Goal Getter
Hard work pays off for Andrew Wenger, a Lancaster County native who menaces opposing goalkeepers as a forward for the Philadelphia Union
by Bill Donahue

It’s no wonder Philadelphia fans have a soft spot for Andrew Wenger. As a starting forward for the Philadelphia Union, he’s always a threat to score on opposing goalkeepers. It might be his unrelenting effort, however, that the Sons of Ben—the Union faithful who support the team during every match at PPL Park in Chester—appreciate the most.

Although he was clearly an elite soccer player at a young age, Wenger didn’t give serious thought to a professional career till his junior year of college; he was too busy putting in the effort to get to the next level, too focused on trying to prove his worth on every inch of the field.

Wenger played offensive and defensive positions for Duke University, where he earned multiple awards and honors, including the Atlantic Coast Conference’s Men’s Soccer Offensive Player of the Year in 2011. After college, he started his Major League Soccer career with the Montreal Impact and came to the Union in a trade last April. He finished the 2014 season with seven goals in 32 matches, starting in 23 of them.

At the outset of the 2015 season, Wenger and his Union teammates were eager to build off recent successes, which included playing for the crown in the 2014 Lamar Hunt U.S. Open Cup; they fell to the Seattle Sounders, by a score of 3-1, in extra time. Although the Union squad was winless in its first four games of this young season, Wenger believes his team will find its groove.

Having been born and raised in Lititz, a quaint borough in Lancaster County, Wenger is something of a local talent. We spoke with the 24-year-old Wenger about his experiences playing in front of the hometown crowd—“My parents come to every [home] game,” he says—as well as living in Philadelphia and what he does with his time between matches. Hint: He’ll be happy to offer his recommendations for a good book or a must-visit restaurant in one of Philly’s most desirable neighborhoods.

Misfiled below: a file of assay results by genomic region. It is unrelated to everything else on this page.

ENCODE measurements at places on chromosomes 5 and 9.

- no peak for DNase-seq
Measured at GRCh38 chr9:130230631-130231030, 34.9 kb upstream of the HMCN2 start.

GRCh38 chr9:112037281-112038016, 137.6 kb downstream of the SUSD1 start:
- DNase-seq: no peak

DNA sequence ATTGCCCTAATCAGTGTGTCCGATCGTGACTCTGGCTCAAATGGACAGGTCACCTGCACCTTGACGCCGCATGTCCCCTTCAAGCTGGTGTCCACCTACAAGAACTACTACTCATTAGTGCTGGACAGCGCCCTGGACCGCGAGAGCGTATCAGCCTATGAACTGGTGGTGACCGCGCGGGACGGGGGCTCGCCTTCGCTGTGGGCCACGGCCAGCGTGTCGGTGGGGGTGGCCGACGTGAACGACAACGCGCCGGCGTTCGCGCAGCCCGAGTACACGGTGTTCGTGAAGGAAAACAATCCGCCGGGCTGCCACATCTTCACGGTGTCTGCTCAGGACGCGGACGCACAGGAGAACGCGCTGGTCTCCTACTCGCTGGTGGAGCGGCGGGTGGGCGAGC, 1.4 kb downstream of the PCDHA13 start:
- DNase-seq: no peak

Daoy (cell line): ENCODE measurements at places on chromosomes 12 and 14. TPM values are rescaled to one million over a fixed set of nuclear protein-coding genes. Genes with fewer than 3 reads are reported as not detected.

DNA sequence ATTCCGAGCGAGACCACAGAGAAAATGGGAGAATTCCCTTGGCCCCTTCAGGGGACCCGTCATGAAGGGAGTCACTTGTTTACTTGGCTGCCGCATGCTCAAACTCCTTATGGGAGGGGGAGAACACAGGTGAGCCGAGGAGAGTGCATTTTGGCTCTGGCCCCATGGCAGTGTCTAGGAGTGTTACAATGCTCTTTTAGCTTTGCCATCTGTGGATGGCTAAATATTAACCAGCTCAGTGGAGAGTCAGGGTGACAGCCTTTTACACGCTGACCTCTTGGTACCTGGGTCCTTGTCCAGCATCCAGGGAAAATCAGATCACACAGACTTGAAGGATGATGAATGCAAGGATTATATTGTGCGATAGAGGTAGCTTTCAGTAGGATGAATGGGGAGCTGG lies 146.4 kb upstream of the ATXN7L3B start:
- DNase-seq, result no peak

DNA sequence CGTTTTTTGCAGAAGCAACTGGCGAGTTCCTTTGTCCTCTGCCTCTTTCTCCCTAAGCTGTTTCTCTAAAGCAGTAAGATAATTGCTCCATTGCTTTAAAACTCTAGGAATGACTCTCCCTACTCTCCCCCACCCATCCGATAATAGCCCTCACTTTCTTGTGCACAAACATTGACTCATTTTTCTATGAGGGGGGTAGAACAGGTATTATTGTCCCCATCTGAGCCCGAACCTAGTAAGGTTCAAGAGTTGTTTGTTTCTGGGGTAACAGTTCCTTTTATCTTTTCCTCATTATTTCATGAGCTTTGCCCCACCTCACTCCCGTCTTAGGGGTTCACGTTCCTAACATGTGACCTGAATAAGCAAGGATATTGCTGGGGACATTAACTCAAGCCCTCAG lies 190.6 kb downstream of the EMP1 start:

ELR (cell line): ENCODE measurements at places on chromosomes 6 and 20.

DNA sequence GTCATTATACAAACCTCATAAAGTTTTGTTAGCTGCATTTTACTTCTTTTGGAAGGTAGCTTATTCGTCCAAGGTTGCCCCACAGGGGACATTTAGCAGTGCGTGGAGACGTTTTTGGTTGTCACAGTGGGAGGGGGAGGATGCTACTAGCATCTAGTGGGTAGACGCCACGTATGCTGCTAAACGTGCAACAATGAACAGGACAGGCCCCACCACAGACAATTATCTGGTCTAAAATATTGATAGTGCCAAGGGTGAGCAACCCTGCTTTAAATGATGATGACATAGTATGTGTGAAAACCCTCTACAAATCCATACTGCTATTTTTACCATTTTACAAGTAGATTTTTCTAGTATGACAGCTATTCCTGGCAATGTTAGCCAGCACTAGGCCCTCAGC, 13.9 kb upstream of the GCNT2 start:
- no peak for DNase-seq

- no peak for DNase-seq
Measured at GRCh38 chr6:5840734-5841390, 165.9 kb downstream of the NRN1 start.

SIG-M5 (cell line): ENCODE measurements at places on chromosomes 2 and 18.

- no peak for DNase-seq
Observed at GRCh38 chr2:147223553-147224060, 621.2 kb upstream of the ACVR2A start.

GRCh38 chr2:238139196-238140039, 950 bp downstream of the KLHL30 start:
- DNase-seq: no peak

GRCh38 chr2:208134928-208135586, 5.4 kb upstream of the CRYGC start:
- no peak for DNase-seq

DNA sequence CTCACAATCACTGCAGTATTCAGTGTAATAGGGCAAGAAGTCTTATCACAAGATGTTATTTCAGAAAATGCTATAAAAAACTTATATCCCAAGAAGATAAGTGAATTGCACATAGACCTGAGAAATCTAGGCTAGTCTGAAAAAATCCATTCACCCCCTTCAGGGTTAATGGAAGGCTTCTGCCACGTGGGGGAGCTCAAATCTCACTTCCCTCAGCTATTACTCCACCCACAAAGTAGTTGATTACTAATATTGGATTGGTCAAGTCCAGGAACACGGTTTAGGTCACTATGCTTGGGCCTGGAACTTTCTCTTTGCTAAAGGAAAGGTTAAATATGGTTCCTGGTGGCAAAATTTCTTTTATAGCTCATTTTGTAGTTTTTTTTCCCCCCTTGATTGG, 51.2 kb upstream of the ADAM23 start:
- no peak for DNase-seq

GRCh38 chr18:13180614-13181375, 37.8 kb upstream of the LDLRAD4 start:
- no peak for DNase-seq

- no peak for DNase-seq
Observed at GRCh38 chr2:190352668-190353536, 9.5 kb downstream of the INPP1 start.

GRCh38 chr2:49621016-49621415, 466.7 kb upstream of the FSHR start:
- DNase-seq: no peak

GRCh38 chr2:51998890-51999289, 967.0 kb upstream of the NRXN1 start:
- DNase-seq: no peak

You’ve been playing for the Union for about a year. How has the experience been so far?

It’s been sort of up and down. On a personal level, it’s been quite good. I like being closer to home, but it’s been a tough start to the year. We’re building off last year, where we missed out on a good opportunity at winning [the 2014 Lamar Hunt U.S. Open Cup] by inches.

Our goal is always to make the playoffs; we don’t want to be one of those teams to miss, and that’s the mentality. My goal is to always be putting in good shifts in games, being a constant threat and being a player that other teams look out for on the field. On a personal level, I want to be better than last year. When I was growing up, it was always about making the next team and being better year in and year out.

How does Philly compare to other U.S. cities in Major League Soccer in terms of crowd, venue, etc.?
It’s great here. We have a very strong and supportive fan base, and they’re always there for us. Union fans are similar to Eagles and Sixers fans; they’re all pretty much cut from same cloth in terms of how much they care about the game.

When did you realize soccer could be a legitimate career path for you? 
Growing up I always dreamed of playing soccer professionally, but my more immediate goal was just making the next team, then going to college, then playing in college, then being a starter. I never really thought about [playing professionally] actually being a possibility until my junior year. Even now when I stop and look back and see what’s happened, in a sense it’s pretty amazing. The crowd and the scope of it all can be overwhelming at times, but it’s still a game at the end of the day, so you don’t let it get to you too much. You have to focus on doing your job.

You’re only 24, but have you thought about your life after your playing days have concluded?
I’ve tried to keep all my options open, so that I’m prepared for it when that one day comes, which hopefully is years from now. It probably wouldn’t be coaching. I would be interested in doing something in the world of business.

What do you do with your time off the field?
I live in Northern Liberties, so I spend a lot of time over here, in the restaurants around here. I like the neighborhood places like the Druid’s Keep and Jerry’s Bar, and I’m excited about the Heritage opening up on 2nd Street, which is going to be pretty much across the street from Cantina Dos Segundos. I also spend my time doing a lot of reading. The best book I’ve read recently is probably “The Goldfinch” [a novel from Donna Tartt that won the Pulitzer Prize for fiction in 2014].

Photograph by Greg Carroccio/Sideline Photos